Orange Milk (Columbus, Ohio)

THUMP: What's it like to run a cassette label in a digital age?

Seth Graham: Orange Milk isn't the first small label I've run, I used to do DIY releases before the Facebook and Twitter world, and that was slightly different. We started the label on the idea of releasing Caboladies' Crowded Out Memory on LP. We just decided to do tapes as well, because it allows us to release records without having much risk. We just try to make sure we convey a sense of value with every release — with the artwork and how we present it. I like how cassettes allow for more intuitive and carefree curation/documentation of how we feel artists are contributing to the evolution of the music world.

Apart from financial reasons, what's the draw of cassettes?
I don't want to sound like a jerk here, but I think cassettes are mainly to satisfy the physical release and to allow decisions in curation to be driven towards what we want to release over what might sell. I do like that cassettes pretty much allow anyone to try their hand at composing an audio piece and releasing it. In a way, the cassette world is a way to get your foot in the door of the music world, I like that democratic aspect of it. I don't think it's about the fidelity, I just think it's a cheap way to have physical media that literally says, "Hey, I exist." The same could be said for any physical media, but with tapes, it feels special, like a toy or a token, something you can put on your shelf and identify with. I really think that is what art/music comes down to for most, what shapes their identity, and people want a physical token of that identity to see feel, remind and reinforce.

Tesla Tapes (Salford, UK)

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THUMP: What's it like to run a cassette label in a digital age?

Paddy Shine: I've only been running Tesla Tapes for a few years, so I can't compare it with what it would have been like before the digital age. There's the really obvious benefits of Bandcamp, SoundCloud, Mixcloud and social media in reaching audiences worldwide. Plus, you can have the physical analogue thing, with the easily downloadable digital version. There's something there for the collectors and folk that just want to have the music on their hard drives or whatever. I like that. I don't really care about formats too much myself because at the end of the day it's about the music and the music reaching as many folk as it should. So yeah, I'm down with the digital age, but I'm definitely drawn to the old-school physicality of tape and the ritualistic approach to listening and buying music. Cassettes have been a part of my life since I was like five years old or something, I don't even consider it 'a thing' that people still release stuff on tape.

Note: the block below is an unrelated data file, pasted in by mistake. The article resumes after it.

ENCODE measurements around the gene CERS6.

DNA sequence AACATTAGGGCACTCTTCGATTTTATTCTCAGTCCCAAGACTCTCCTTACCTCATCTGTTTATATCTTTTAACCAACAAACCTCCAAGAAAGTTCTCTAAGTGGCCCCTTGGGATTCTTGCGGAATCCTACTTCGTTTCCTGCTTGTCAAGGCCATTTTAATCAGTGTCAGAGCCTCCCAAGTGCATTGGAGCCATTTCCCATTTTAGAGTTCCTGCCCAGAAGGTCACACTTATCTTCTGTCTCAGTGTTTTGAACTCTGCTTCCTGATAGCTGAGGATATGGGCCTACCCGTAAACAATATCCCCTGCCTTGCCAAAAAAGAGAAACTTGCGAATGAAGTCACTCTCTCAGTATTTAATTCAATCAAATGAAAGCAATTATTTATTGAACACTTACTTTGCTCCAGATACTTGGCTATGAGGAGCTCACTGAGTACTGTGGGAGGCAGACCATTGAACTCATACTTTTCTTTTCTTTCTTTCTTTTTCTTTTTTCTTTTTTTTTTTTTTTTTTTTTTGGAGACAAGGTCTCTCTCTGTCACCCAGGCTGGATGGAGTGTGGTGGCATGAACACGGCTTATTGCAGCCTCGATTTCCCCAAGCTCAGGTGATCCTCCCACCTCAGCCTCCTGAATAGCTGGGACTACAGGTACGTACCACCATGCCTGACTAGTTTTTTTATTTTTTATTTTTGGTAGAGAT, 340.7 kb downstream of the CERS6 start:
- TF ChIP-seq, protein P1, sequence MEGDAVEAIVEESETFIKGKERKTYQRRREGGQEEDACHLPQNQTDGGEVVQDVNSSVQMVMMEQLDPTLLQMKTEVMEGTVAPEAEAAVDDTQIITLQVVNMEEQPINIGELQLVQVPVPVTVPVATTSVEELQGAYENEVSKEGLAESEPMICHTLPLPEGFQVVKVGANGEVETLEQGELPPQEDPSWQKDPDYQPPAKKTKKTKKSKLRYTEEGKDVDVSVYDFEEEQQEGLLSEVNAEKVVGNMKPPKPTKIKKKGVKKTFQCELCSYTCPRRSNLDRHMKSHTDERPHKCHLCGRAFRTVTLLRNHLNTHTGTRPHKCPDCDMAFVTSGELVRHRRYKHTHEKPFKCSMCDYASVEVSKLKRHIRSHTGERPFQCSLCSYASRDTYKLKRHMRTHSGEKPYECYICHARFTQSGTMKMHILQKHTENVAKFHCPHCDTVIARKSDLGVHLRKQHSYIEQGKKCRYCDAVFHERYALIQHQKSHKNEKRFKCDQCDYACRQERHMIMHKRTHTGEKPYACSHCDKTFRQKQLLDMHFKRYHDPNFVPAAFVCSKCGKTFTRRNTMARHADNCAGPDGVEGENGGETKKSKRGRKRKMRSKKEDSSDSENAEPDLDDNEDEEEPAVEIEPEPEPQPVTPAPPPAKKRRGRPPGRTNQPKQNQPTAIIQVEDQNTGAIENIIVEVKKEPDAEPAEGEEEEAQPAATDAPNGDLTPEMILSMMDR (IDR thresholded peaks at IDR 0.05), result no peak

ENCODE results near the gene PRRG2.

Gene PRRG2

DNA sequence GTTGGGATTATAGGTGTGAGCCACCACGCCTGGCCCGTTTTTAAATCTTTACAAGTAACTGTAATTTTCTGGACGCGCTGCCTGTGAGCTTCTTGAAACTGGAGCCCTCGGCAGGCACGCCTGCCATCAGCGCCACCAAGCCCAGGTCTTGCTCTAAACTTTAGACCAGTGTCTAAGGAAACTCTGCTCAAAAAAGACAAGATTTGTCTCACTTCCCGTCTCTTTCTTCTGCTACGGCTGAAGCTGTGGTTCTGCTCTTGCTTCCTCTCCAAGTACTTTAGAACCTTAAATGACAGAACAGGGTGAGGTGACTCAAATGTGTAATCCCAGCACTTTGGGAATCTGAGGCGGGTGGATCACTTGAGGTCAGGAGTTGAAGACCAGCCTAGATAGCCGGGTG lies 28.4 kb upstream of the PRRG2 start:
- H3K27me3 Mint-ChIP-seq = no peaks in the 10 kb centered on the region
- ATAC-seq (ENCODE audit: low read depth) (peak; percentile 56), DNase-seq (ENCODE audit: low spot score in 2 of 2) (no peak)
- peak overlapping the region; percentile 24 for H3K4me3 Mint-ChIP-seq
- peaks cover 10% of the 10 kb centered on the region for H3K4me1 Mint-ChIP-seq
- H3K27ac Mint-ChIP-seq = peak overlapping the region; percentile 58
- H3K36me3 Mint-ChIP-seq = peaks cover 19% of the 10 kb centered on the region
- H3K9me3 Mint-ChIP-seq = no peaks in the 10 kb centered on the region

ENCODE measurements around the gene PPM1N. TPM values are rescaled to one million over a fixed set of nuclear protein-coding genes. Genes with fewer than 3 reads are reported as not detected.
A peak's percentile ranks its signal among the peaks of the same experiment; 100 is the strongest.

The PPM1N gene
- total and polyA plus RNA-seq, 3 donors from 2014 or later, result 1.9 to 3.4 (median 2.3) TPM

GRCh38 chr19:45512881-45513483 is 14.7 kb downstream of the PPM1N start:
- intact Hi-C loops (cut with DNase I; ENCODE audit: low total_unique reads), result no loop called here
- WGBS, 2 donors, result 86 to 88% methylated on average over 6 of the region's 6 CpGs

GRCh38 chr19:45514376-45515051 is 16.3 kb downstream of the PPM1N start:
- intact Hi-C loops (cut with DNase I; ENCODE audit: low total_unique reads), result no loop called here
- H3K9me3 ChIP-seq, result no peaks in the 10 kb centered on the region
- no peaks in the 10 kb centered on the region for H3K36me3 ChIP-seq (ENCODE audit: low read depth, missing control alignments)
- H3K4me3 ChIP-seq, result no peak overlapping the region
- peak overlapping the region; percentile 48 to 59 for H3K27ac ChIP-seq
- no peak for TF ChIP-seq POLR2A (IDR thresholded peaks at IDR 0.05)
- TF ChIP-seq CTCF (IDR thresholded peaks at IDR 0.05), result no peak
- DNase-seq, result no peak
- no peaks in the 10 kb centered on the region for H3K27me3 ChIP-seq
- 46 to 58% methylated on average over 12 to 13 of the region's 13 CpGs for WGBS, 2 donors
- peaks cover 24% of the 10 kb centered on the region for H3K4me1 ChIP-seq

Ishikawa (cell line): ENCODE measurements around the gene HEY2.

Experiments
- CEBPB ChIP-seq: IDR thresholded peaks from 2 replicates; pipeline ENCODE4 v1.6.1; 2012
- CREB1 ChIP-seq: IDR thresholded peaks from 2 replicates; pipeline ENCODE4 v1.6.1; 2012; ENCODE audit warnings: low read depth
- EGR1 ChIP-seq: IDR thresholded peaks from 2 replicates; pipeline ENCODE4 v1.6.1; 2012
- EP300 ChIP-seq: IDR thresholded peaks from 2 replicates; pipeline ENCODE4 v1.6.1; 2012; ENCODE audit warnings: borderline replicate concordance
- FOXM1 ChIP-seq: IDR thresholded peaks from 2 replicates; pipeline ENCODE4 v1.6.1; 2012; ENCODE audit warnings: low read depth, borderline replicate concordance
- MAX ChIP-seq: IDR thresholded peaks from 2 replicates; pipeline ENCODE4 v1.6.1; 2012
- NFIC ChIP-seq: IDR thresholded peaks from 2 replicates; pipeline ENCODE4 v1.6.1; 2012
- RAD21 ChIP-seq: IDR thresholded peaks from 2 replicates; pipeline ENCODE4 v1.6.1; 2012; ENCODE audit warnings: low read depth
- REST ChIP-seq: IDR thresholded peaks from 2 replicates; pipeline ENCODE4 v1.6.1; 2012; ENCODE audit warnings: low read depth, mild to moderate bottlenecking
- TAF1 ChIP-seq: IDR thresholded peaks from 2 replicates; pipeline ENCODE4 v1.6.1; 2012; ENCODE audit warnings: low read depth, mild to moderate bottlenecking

Apart from financial reasons, what's the draw of cassettes?
All the most influential music for me from my youth was passed to me on tape: compilations from friends and crazy old punk uncles, mixtapes of hip hop and jungle hastily recorded from radio shows, and buying shitloads of bootleg tapes. They were always affordable and they always stacked up nicely in my room. I remember being very pleasantly surprised that there were still really good tape manufacturing and duplication companies in the UK and that it was so quick, easy, and cheap to get them done up. It seemed like the perfect way to start putting out all this great music I was surrounded by. Sonically, they are interesting. So much lo-fi stuff sounds like it's made for tape. I personally like to get things mastered specially for tape. Stephen Bishop from Opal Tapes has done loads of that for me, he really knows his shit and Sam Weaver of Cuspeditions helps me out with getting things sounding right to go on a tape. Tapes are great. You can be rough as hell with them and just red it out, but they still retain the sound quality or just end up sounding better by being a little bit fucked up.

NNA Tapes (Burlington, Vermont)

THUMP: What's it like to run a cassette label in a digital age?

Toby Aronson: Within the culture of music that we operate the cassette just seems to be a bit of a norm. We see our record label in a more curatorial and music promotion light. The format is important for collectors but we want to be able to present music to music fans as well as collectors.

Apart from financial reasons, what's the draw of cassettes?
They've strangely become more reverent in the digital age it seems? Why... not sure. It could be because they are small, durable, fun, nostalgic and can easily contain that download code no problem.


Daryl Keating is on Twitter.